Given our human nature to be in control of outcomes, this rationalization is not surprising. However, this can give a false sense of confidence in predicting future outcomes and is why I find it necessary to have a healthy dose of humility in positioning for long-term investment success.

A slightly different school of thought – although related – is to attempt to minimize the role of luck, both good and bad, in outcomes. Luck is always going to be a factor, but how do we effectively minimize this error term that needs to be explained away? Good luck can only mask a flawed process for so long, and while we enjoy the benefits when it turns in our favor, we’d rather move away from luck’s left and right-tails. We can’t submit to the illusion of control7 fallacy, so instead we focus on the things we have influence over, such as engaging multiple perspectives instead of a singular house view, minimizing behavioral biases, tweaking our process over time as we learn from experiences (both short- and long-term feedback loops), helping investors manage – not avoid – risk, and seeking more persistent edges. We can’t get rid of risk or luck, but we can try to manage them together.

I’d be remiss not to comment on the speaker taking the road “less traveled by,” if we are to take him/her literally. Taking a non-consensus or different approach is behaviorally uncomfortable. Why do too many equity managers masquerade as high-cost, index-like strategies? They try to be just different enough to matter – or at least they tell their story that way – but not different enough in practice to get themselves in trouble with their clients. Therefore, they limit return dispersion vs. the comparative benchmark. To get outsized relative returns, one has to be different and right. But failing when taking a non-consensus or different approach tends to have harsh ramifications – leading to significant regret – as compared to failing when conforming to others. Further, being different and right is usually chalked up to either a “go-it-alone” mentality or good luck, usually the latter, even if one tried to minimize luck’s impact as outcomes are realized. In short, taking a road less traveled by is a lonely proposition, even if rational from an investment standpoint.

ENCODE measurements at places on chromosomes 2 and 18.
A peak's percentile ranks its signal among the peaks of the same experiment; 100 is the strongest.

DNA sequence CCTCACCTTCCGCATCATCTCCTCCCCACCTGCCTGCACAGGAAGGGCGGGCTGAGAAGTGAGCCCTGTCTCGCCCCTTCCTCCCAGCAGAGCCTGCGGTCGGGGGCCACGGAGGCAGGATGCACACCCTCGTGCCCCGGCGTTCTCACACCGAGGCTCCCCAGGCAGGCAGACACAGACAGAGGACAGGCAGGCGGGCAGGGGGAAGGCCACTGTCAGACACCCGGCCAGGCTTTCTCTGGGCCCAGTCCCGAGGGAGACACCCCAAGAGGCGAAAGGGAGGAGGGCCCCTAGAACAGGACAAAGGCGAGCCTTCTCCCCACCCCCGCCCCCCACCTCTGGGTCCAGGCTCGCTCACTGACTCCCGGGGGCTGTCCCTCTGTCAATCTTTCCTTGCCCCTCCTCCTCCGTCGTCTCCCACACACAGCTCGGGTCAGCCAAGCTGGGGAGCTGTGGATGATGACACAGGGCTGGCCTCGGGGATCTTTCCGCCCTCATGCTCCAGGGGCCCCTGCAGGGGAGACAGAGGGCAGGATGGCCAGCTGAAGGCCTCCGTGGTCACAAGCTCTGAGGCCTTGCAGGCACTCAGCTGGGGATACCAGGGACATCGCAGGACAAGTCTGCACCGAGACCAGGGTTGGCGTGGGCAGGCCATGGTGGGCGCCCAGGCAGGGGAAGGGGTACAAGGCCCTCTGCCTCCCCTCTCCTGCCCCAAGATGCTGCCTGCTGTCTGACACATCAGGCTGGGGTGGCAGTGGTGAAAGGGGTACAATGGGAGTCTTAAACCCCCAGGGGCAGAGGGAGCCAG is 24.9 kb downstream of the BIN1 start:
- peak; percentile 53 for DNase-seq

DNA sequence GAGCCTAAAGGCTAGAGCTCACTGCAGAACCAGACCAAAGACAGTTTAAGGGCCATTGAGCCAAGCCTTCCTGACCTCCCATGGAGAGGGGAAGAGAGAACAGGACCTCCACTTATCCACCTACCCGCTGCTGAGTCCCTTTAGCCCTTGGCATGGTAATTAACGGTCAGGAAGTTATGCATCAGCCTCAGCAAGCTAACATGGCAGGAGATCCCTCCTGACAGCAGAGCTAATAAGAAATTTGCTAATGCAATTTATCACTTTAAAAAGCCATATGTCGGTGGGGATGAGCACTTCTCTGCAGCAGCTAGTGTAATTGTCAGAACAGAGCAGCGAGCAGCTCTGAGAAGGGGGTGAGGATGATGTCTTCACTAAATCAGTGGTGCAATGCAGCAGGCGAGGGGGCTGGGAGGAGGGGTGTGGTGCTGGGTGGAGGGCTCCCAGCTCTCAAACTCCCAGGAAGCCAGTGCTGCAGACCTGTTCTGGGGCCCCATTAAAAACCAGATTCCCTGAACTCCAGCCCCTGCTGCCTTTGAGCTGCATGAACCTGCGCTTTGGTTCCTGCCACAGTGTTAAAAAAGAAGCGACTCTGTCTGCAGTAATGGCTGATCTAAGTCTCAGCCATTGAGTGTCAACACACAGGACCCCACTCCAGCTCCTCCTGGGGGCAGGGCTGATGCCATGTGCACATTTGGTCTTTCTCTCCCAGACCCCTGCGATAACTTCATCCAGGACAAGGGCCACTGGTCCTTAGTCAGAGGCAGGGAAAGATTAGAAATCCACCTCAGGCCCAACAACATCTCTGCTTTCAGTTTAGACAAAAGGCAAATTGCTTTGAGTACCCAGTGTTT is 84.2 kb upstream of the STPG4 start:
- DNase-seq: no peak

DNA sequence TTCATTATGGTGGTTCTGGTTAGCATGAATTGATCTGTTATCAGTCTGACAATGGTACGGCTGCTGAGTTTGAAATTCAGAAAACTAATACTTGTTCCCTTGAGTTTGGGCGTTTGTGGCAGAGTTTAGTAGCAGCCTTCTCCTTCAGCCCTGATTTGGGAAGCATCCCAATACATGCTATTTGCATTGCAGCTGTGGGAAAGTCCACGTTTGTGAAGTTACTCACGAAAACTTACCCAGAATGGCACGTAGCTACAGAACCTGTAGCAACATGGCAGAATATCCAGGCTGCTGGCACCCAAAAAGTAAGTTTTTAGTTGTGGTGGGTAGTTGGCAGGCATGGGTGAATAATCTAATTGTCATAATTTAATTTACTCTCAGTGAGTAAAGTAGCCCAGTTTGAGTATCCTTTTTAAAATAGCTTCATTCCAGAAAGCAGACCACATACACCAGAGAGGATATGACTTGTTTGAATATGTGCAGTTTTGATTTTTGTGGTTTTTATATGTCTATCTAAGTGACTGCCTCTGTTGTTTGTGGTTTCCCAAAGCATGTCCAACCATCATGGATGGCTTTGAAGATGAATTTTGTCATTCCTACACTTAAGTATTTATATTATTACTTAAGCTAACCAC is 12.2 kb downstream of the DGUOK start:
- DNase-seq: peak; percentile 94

I can only hope on that June evening 20 years ago some of my classmates listened, even if I was just another 17 year old pondering the various metaphorical roads at our feet and life’s potential challenges ahead. Today, we can all benefit from a whole lot more listening and thinking (and perhaps a whole lot less talking8). The first half of 2020 has been heavy and tough on our society for many obvious reasons. In some ways, we’ve seen the best of humanity, and in other ways, the worst. Yet, I’m comforted in knowing the next generation is intelligent, spirited, connected, innovative, and motivated. I’m sure there are some inspirational graduation speeches being told these days worth our listen.

Dare I tweak Mr. Frost’s poem in closing, looking ahead to better times: 

I took the one less traveled by, And I hope that has made all the a difference.


Jason Mingelgreen, CFA
(212) 328.2465
[email protected] 

1 The term “green shoots” in the investment vernacular still refers to the development of improving or positive economic data in an otherwise challenging period. As used above, the term is a play on words and is not meant to indicate investment results or the state of the market.
2 The Road Not Taken, Robert Frost.
3 I studied Finance at Syracuse’s Whitman School of Management and Broadcast Journalism at Syracuse’s S.I. Newhouse School of Public Communications.
4 My recollection. VHS evidence hopefully destroyed.
5 The Road Not Taken: Finding America in the Poem Everyone Loves and Almost Everyone Gets Wrong. David Orr, 2016. Note, I take some solace in that this book was published well after the year 2000.
6 Sequence risk refers to the order and magnitude of returns impacting the longevity of capital.
7 The tendency for people to overestimate their ability to control events and outcomes, of which they have little to no influence over.
8 Yes, I do realize the irony here of me “talking” by publishing this memo.


Past performance is no guarantee of future results.

Asset allocation and diversification do not ensure a profit and may not protect against loss.